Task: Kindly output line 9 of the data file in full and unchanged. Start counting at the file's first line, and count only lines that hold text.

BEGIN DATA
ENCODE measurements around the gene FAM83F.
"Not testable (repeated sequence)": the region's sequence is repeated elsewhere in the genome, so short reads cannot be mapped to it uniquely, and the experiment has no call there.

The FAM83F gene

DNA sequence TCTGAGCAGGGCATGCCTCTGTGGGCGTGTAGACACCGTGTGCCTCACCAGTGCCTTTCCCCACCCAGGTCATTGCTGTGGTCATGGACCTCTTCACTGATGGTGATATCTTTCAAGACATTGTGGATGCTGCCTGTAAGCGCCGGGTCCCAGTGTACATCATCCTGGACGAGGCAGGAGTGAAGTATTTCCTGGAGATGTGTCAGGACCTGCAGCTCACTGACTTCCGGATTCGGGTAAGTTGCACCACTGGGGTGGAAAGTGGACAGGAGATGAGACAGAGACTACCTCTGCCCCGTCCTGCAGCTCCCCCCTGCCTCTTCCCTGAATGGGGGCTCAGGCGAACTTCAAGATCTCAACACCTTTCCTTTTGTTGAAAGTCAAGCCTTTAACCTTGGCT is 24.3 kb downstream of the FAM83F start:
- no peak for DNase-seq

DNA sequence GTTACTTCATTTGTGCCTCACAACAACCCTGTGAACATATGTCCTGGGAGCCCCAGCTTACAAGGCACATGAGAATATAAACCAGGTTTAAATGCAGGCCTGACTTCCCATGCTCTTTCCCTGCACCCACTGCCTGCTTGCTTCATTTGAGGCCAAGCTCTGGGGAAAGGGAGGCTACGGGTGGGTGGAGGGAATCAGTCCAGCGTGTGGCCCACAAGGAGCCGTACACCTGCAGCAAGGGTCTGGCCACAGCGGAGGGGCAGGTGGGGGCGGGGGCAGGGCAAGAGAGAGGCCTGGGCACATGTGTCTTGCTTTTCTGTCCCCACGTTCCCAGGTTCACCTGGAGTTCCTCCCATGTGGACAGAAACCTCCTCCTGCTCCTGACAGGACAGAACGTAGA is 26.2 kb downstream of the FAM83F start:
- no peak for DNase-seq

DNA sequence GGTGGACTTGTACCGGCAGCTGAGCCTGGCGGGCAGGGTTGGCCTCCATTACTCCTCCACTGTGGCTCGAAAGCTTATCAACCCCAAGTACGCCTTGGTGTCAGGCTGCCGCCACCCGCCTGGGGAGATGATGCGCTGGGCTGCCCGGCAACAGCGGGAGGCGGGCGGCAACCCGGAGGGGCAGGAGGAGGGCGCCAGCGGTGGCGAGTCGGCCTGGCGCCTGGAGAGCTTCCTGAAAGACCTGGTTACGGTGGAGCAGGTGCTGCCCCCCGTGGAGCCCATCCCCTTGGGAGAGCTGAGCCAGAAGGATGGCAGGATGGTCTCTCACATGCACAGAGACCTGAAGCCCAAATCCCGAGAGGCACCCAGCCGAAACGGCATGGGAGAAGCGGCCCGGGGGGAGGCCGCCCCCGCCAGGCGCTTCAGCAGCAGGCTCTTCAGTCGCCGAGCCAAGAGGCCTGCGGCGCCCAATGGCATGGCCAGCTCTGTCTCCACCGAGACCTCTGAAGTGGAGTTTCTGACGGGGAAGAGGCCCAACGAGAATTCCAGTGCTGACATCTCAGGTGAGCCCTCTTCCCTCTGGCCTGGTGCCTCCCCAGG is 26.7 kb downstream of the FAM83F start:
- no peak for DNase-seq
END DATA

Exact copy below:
- no peak for DNase-seq